Jim Chuchu announced himself on the international stage in 2014 – the year of his first feature film, Stories of Our Lives (2014), a dramatisation of five true stories of queer life in Chuchu’s native Kenya which was co-produced by the Nest Collective (of which Chuchu is co-founding director). The film was first shown at the Toronto International Film Festival and, although it was banned in Kenya for ‘promoting homosexuality’, it has since been screened in 80 countries. In the same year, Chuchu’s photographs were included in the exhibition ‘Precarious Imaging’, hosted by the Raw Material Company at the Dak’Art Biennale – one of the first shows on the continent to focus on homosexuality.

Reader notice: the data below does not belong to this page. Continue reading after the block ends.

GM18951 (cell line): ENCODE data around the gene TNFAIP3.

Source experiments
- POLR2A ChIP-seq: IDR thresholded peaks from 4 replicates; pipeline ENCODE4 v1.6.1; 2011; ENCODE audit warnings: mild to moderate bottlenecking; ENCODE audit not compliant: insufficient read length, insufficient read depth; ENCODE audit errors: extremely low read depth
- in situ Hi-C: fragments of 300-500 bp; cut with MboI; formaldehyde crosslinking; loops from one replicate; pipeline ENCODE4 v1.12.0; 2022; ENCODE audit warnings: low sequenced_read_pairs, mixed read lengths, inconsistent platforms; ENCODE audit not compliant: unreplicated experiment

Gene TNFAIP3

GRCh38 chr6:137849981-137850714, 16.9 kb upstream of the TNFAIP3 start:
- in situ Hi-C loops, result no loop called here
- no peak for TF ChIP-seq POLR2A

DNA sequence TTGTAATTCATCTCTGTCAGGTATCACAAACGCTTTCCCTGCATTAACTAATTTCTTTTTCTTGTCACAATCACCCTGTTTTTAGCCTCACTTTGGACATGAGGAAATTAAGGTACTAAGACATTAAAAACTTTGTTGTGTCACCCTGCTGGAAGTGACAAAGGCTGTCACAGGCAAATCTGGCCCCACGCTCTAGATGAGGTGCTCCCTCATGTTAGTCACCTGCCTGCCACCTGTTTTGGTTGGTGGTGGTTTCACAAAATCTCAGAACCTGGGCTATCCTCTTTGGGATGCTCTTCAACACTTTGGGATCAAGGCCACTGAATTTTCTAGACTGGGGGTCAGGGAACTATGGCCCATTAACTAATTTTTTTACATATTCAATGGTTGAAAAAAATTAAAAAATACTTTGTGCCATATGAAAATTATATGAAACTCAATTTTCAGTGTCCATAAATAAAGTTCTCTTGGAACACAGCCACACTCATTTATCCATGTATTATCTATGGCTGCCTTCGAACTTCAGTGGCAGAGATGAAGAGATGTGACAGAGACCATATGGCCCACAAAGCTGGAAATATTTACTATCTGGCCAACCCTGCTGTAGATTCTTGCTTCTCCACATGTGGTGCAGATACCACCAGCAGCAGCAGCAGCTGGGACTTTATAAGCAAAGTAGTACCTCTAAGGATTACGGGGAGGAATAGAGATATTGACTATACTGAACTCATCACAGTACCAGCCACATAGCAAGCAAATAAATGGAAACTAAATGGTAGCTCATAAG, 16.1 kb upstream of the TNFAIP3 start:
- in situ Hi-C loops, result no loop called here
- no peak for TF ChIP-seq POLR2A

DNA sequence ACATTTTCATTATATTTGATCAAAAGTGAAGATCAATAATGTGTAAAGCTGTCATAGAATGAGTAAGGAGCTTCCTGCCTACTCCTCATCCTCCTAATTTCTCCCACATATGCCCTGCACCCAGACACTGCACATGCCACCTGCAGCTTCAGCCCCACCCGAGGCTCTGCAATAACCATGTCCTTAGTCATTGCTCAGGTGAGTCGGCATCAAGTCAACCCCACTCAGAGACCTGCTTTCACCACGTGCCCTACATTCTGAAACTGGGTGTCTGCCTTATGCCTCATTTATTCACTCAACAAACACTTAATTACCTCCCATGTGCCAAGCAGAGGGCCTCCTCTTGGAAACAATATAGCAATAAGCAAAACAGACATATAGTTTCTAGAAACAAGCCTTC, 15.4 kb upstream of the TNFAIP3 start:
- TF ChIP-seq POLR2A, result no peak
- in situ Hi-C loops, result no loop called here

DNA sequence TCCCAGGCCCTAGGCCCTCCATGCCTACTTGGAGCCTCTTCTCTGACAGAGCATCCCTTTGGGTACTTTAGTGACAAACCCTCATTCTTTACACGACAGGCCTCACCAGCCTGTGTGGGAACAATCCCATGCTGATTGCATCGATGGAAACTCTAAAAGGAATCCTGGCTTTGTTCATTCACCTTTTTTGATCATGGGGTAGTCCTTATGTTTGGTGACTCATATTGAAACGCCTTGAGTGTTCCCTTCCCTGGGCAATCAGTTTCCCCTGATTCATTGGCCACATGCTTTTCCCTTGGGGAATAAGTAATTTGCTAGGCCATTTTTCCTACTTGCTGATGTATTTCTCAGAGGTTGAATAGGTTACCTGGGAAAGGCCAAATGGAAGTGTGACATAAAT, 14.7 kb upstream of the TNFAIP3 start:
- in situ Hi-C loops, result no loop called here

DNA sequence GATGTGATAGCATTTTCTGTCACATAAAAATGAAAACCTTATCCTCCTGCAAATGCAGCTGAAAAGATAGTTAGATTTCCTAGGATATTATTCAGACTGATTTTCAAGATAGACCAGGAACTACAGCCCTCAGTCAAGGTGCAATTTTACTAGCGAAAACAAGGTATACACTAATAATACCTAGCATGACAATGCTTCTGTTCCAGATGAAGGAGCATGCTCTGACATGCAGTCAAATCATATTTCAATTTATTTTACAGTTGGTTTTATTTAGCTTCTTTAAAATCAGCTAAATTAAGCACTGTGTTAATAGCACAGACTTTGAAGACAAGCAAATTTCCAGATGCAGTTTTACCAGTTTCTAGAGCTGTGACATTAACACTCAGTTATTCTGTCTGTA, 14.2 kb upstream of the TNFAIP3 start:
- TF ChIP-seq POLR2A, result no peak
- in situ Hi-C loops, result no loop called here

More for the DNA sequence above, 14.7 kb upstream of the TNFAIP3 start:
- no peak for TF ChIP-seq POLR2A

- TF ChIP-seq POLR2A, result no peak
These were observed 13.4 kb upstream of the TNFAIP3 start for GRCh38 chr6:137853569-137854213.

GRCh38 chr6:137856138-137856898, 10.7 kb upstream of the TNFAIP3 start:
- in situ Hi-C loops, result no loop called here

Subsequent films have been screened at festivals around the world, while Chuchu’s work in both photography and film has been exhibited at MoMA in New York, the Brighton Royal Pavilion and Museums, and the Guggenheim Bilbao. In 2015, the Smithsonian National Museum of African Art acquired two video projections titled Invocations – deeply personal works exploring the conflict between personal identity and the ties of history and community.
Chuchu’s concerns about the disappearance of indigenous African beliefs and rituals during the postcolonial era play out in many of his videos and films. Tapi! (2020), for example, presents the tensions between a young ritual healer and local church movements. The Nest Collective is one of the three founding partners of the International Inventories Programme, which to date has documented some 30,000 Kenyan cultural objects held in public institutions around the world. Chuchu is also a co-founder of HEVA, a creative business fund that has so far invested more than $3m in the East African creative sector.
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